In the wake of a bid to limit their scope, the courts has issued a resolution to nationwide wage disputes
Workers from different states can file nationwide class-action lawsuits under federal wage law, according to a divided appeals court.
The first U.S. Circuit Court of Appeals issued a statement on Thursday that the federal Fair Labor Standards Act was intended to facilitate large-scale collective actions against companies operating in multiple states, and limiting those who can participate would undermine that purpose.
A 2017 Supreme Court verdict claimed that people who lived outside California would not participate in a product liability lawsuit filed in a state court against Bristol-Myers Squibb Co.
On Thursday, the 1st Circuit unanimously declared that the decision primarily sounded in state courts rather than federal court proceedings.
Day & Zimmermann, a defense contractor, was seeking to dismiss most of the more than 100 employees that opted into a pay overtime lawsuit filed against the company in Massachusetts.
The United States Chamber of Commerce backed the company in an end year, which claimed that a settlement for the plaintiffs would make employment disputes more expensive and required companies to take those costs on to customers.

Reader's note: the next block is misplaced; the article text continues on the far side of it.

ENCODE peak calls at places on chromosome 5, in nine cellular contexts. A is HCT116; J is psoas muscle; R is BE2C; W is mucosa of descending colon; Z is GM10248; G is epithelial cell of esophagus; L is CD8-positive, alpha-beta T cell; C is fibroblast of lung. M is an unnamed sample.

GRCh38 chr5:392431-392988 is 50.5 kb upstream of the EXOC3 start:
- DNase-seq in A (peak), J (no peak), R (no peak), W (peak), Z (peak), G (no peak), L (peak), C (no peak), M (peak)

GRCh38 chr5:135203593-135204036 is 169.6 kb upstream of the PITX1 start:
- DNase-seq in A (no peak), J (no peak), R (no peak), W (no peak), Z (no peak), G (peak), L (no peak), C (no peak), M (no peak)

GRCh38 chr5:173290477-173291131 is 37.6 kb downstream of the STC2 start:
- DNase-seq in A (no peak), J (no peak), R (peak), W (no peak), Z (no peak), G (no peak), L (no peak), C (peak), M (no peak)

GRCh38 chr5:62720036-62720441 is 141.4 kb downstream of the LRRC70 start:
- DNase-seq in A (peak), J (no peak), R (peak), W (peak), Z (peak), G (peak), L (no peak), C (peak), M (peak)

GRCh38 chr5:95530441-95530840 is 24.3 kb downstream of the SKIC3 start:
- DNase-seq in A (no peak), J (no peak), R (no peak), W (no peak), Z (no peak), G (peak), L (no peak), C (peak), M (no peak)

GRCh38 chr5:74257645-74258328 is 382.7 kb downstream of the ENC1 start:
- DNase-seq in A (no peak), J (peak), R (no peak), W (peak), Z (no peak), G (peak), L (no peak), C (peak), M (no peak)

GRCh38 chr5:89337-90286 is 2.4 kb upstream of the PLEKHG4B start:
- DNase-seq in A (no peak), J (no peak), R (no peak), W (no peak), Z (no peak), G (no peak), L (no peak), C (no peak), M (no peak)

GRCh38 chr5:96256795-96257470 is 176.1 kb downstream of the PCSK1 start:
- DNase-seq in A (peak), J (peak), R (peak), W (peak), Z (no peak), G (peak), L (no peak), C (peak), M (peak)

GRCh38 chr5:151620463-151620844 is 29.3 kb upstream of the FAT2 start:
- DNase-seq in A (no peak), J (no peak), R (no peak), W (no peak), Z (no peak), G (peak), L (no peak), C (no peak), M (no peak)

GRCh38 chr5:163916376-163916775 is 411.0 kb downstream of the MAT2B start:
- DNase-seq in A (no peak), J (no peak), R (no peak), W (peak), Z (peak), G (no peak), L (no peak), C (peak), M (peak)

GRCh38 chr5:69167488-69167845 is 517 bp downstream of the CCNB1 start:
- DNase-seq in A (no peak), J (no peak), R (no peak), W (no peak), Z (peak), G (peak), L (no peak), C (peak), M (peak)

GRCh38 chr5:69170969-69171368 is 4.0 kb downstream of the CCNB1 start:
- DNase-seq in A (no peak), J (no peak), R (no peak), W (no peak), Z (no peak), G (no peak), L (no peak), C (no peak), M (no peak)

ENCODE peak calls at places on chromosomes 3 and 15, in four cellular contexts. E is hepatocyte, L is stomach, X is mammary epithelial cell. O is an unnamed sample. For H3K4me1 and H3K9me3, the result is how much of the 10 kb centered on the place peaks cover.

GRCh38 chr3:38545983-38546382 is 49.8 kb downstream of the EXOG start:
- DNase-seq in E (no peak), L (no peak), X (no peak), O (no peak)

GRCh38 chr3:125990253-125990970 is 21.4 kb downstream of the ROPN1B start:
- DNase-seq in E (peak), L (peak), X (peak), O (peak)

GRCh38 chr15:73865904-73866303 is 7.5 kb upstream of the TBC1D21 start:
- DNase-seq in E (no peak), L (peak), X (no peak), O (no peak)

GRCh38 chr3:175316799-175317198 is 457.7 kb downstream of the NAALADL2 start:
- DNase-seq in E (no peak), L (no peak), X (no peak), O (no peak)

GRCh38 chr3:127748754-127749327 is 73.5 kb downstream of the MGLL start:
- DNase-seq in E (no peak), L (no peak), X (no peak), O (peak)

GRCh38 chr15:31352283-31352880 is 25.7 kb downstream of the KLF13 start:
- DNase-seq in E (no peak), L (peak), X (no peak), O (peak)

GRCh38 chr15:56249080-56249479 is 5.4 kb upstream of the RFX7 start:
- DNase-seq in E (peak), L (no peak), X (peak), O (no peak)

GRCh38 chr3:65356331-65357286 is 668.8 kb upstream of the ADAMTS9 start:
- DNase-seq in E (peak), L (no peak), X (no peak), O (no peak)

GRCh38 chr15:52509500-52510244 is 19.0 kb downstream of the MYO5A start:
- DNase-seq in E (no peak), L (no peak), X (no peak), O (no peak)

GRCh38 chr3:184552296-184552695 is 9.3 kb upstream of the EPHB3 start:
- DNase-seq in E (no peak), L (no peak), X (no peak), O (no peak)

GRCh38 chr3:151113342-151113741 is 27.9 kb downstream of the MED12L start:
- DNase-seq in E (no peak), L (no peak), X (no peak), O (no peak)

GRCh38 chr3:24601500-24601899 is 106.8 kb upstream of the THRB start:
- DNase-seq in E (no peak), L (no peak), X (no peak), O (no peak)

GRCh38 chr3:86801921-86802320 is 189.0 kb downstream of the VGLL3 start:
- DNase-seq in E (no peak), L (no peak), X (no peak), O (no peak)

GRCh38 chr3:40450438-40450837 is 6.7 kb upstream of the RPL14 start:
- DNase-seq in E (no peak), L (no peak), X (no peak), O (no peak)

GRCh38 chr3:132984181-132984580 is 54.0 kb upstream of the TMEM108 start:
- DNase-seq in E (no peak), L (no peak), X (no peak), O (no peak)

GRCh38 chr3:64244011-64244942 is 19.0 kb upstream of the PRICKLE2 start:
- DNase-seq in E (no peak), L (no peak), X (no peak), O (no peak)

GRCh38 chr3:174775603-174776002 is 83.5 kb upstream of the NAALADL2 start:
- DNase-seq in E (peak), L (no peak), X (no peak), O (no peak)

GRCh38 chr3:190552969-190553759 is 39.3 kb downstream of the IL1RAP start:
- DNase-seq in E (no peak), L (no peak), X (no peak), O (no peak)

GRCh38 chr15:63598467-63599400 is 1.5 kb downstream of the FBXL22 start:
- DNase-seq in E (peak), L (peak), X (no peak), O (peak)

The ruling ties to those decisions made by the 6th and 8th Circuits in a row last August. The 7th Circuit in a 2020 case stated that only the named plaintiff had to establish jurisdiction.
Judge David Barron of the Supreme Court in his opinion predicted that the decision would impact on pending FLSA cases and other applicable legislation, but there was no reason for the Supreme Court to decide the issue.
Day & Zimmermann did not immediately respond to a request for comment, nor did the plaintiffs' attorneys at Josephson Dunlap.
Waters v. Day & Zimmermann NPS Inc, 1st U.S. Circuit Court of Appeals, No. 20-1997.
Richard Schreiber of Josephson Dunlap is the plaintiff's attorney.
David Salmons, Director of Morgan Lewis & Bockius, for Day & Zimmermann